If you’re searching for an excuse to avoid doing the dishes, consider this: Many household cleaners contain chemicals that may be harmful to fertility.

“The science isn’t black and white,” Alexandra Gorman Scranton, director of science and research at Women’s Voices for the Earth, says. “But there’s enough evidence out there for us to be really concerned about the effect these chemicals are having on our reproductive processes.”

The lack of labelling requirements exacerbates the problem. “Just because something is labelled as ‘all-natural’ or ‘biodegradable,’ doesn’t imply it’s safe,” adds Scranton.

Here are some suggestions for things to avoid and instead choose:


Pthalates are compounds that bind synthetic scents in cleaning goods like laundry detergents. “The producers want you to smell the aroma when you open the package, when you use the product, and later when you smell the garments,” says Martin Wolf, head of product and environmental technologies at Seventh Generation, a nontoxic and environmentally friendly cleaning firm. “In nature, fragrances dissipate rapidly; [phthalates] attach the aroma to the garment, allowing you to smell it longer.” Air-freshening products of all kinds should also be avoided, according to Wolf. Baking soda and fresh air are both effective natural odour removers.

Petroleum-based surfactants

Alkyl phenoxy ethoxylates (APEs) are a less well-known but equally dangerous group of compounds. Surfactants, or compounds that help break the surface tension of water, are commonly found in laundry detergents and fabric softeners. APEs have been linked to decreased sperm count and testicular size in animal studies. APEs enter the water system after being washed out of your laundry since they aren’t easily biodegradable. While the effect on humans has yet to be established, nonoxyl-9, a member of the APE family of compounds, is utilised as a spermicide.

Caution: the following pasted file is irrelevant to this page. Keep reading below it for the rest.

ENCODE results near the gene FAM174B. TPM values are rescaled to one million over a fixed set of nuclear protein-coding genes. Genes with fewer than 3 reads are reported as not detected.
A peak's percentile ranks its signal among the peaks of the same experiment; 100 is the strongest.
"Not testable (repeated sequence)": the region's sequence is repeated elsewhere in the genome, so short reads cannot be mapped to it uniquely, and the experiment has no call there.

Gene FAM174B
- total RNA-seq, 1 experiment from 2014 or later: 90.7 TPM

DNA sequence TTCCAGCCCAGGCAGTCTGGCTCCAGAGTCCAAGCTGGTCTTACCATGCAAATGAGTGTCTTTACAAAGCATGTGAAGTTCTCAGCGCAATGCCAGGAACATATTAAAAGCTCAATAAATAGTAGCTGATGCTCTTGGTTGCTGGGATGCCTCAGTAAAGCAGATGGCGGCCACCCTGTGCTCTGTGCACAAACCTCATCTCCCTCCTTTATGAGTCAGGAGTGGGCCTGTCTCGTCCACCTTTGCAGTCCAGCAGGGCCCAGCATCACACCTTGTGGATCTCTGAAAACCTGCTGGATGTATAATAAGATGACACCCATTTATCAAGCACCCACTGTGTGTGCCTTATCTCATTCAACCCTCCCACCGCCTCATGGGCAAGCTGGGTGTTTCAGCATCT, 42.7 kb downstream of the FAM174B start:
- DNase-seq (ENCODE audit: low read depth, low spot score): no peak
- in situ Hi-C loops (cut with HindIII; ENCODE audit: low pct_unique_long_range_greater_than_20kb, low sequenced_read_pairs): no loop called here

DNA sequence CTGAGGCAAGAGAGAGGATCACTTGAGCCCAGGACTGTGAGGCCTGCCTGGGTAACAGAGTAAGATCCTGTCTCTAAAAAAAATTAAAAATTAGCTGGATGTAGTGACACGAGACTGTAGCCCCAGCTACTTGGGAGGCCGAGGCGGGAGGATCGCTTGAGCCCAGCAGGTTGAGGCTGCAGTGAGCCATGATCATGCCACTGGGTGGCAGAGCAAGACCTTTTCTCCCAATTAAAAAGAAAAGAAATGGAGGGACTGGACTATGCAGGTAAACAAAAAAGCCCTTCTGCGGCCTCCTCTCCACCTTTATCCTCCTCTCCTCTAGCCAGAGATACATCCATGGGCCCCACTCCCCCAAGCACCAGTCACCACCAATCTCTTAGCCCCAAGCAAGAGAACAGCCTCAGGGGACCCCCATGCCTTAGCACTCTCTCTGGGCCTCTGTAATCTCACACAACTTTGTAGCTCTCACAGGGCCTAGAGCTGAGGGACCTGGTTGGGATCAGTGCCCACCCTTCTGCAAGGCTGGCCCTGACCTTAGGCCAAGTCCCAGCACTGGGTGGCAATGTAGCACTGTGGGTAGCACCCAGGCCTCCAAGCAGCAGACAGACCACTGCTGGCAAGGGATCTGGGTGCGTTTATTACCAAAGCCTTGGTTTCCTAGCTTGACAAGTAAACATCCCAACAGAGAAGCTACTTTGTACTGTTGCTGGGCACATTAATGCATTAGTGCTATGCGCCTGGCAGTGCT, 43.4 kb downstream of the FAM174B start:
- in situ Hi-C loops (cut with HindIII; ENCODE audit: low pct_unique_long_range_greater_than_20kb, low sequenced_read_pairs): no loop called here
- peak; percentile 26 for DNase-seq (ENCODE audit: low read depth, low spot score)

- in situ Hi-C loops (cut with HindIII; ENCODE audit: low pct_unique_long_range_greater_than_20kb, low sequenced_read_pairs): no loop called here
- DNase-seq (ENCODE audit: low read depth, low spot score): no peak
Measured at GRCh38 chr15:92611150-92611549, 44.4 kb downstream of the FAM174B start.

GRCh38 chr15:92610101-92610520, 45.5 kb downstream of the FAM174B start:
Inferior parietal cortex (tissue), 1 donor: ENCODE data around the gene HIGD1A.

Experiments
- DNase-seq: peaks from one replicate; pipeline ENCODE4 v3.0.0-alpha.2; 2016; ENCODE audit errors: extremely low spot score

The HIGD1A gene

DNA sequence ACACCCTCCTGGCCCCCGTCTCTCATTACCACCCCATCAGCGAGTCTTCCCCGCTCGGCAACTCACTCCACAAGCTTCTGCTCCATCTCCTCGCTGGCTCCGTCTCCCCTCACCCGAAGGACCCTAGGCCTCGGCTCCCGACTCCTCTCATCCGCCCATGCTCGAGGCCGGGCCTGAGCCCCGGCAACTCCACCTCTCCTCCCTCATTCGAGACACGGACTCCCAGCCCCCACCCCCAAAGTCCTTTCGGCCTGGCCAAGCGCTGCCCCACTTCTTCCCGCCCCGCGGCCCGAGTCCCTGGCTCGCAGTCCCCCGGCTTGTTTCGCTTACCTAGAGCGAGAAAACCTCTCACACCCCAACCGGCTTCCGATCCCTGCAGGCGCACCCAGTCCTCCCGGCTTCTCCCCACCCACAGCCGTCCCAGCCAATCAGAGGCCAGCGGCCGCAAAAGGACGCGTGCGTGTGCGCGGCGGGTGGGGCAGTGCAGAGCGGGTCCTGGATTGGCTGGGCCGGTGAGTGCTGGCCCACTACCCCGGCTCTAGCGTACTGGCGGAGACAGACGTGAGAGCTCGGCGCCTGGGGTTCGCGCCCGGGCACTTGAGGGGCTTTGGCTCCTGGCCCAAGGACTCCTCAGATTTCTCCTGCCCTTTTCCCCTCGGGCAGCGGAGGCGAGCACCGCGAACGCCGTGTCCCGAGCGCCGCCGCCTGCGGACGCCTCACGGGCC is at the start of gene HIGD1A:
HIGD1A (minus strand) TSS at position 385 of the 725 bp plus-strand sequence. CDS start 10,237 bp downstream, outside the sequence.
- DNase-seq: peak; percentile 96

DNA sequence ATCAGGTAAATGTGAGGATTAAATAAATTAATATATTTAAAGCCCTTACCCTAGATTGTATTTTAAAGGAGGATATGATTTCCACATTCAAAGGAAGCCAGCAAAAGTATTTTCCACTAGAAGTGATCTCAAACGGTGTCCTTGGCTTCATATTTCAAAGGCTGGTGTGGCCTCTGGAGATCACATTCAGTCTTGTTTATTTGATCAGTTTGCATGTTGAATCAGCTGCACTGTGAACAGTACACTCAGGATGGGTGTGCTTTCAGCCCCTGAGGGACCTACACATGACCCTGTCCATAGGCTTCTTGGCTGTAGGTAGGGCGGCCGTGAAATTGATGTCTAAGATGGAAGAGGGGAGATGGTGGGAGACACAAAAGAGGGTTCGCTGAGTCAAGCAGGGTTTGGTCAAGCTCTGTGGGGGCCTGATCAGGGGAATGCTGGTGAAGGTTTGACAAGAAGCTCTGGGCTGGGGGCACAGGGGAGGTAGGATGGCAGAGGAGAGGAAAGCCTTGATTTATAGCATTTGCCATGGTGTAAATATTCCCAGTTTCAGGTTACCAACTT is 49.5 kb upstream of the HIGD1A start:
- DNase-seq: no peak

EGBE, or 2-butoxyethanol, is found in many glass cleaners, carpet cleaners, hard-surface cleaners, and oven cleansers, and has been linked to reproduction issues in lab animals. “What people don’t realise is that a solvent that claims to cut through grease is also a solvent that easily penetrates the skin and into the body,” says Devra Lee Davis, M.P.H., director of the University of Pittsburgh Cancer Institute’s Center of Environmental Oncology and professor of epidemiology at the Graduate School of Public Health. “Studies in China, where fertility is regularly tracked, suggest a relationship between high exposure to these toxins and lower fertility in women.”

Making safer choices

The safest option for anyone wishing to start a family is to be cautious. “Reproduction is a delicate and complicated procedure,” Davis explains. “And while chemicals are evaluated one by one, we are not exposed one by one.” Our ability to comprehend the effects of these mixes on the body is severely limited.”